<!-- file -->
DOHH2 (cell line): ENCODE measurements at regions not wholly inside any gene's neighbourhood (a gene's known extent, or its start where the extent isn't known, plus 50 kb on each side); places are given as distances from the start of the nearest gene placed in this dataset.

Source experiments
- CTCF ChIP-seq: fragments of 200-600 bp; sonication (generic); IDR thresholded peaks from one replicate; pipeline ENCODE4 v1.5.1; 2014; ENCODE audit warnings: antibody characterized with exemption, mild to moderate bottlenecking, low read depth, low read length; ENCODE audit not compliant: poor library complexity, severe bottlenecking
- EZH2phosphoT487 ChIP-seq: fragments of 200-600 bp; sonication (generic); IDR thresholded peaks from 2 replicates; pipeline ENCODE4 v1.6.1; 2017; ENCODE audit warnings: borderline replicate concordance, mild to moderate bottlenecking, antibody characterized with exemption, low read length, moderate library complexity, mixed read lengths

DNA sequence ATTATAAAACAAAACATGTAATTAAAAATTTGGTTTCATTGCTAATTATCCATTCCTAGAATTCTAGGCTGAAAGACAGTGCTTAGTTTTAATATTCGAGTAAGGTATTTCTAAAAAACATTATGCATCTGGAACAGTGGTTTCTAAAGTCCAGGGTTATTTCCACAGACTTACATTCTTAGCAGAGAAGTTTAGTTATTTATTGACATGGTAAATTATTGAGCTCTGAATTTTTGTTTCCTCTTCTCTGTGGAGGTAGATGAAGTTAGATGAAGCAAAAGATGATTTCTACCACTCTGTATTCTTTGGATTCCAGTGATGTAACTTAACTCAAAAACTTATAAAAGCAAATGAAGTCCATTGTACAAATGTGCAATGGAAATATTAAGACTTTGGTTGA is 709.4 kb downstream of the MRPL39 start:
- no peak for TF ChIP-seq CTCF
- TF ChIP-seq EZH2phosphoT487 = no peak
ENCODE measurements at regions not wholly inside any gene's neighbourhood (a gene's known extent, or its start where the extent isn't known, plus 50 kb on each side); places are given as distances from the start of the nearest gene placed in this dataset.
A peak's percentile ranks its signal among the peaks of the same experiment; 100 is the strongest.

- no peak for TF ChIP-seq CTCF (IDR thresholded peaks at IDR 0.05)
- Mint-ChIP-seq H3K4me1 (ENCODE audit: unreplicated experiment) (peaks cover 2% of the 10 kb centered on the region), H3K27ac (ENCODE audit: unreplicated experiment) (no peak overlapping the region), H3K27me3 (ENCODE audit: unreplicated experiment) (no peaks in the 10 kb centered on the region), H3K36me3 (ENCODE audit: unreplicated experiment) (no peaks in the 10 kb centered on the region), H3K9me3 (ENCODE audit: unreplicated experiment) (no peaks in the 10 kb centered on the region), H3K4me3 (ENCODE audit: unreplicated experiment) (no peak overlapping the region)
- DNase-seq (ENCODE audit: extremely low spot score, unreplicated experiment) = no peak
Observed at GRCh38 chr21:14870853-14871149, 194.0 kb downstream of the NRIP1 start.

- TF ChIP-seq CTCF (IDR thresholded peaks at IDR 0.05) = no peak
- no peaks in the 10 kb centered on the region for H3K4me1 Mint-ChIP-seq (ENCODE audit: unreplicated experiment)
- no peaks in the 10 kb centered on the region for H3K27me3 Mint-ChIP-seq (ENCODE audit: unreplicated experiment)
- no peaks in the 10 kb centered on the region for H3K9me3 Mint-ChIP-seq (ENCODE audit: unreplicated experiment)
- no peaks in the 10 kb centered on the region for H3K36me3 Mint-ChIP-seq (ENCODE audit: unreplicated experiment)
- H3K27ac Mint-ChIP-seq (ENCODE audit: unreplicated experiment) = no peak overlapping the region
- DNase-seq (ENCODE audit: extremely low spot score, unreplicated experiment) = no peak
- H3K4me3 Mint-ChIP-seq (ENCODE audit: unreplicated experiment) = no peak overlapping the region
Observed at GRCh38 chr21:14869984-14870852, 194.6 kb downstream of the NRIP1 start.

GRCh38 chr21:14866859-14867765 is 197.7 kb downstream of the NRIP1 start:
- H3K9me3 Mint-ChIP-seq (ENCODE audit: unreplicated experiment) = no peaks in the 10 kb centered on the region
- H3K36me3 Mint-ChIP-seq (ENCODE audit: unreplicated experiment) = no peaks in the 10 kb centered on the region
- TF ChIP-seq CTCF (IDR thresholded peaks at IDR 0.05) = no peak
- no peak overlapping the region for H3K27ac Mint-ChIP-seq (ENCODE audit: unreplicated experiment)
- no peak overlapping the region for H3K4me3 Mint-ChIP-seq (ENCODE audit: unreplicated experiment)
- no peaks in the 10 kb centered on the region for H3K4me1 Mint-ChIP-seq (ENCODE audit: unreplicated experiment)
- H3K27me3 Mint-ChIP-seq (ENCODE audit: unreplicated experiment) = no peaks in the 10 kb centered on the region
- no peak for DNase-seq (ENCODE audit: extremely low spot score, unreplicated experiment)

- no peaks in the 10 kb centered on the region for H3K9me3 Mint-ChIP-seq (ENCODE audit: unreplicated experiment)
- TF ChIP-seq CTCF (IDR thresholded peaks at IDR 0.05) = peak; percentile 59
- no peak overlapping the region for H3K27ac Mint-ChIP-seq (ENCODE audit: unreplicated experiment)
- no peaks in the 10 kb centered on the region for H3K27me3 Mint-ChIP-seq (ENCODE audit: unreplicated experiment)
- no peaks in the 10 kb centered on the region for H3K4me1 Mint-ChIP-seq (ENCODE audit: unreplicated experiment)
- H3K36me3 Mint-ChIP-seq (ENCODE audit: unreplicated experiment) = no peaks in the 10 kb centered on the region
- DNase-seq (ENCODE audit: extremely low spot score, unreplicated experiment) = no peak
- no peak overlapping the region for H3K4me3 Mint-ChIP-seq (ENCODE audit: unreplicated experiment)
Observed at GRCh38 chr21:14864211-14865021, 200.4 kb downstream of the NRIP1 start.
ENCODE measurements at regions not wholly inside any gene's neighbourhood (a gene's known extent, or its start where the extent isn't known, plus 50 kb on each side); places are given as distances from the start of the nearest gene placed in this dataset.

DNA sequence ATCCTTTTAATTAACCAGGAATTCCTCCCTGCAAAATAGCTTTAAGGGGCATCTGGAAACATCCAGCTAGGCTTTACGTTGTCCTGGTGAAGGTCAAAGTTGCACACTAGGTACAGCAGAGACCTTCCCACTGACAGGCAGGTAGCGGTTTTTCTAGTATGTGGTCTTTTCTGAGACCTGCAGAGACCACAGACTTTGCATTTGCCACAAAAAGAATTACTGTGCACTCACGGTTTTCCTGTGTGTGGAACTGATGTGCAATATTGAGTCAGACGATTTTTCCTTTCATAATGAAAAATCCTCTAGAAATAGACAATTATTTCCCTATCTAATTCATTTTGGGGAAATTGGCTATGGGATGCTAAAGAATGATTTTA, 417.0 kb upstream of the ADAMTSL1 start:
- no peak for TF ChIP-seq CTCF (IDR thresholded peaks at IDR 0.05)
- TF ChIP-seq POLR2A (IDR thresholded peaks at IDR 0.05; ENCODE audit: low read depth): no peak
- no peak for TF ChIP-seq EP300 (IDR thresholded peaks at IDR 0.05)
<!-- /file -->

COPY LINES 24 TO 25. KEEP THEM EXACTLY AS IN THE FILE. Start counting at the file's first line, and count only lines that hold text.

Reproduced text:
- H3K9me3 Mint-ChIP-seq (ENCODE audit: unreplicated experiment) = no peaks in the 10 kb centered on the region
- H3K36me3 Mint-ChIP-seq (ENCODE audit: unreplicated experiment) = no peaks in the 10 kb centered on the region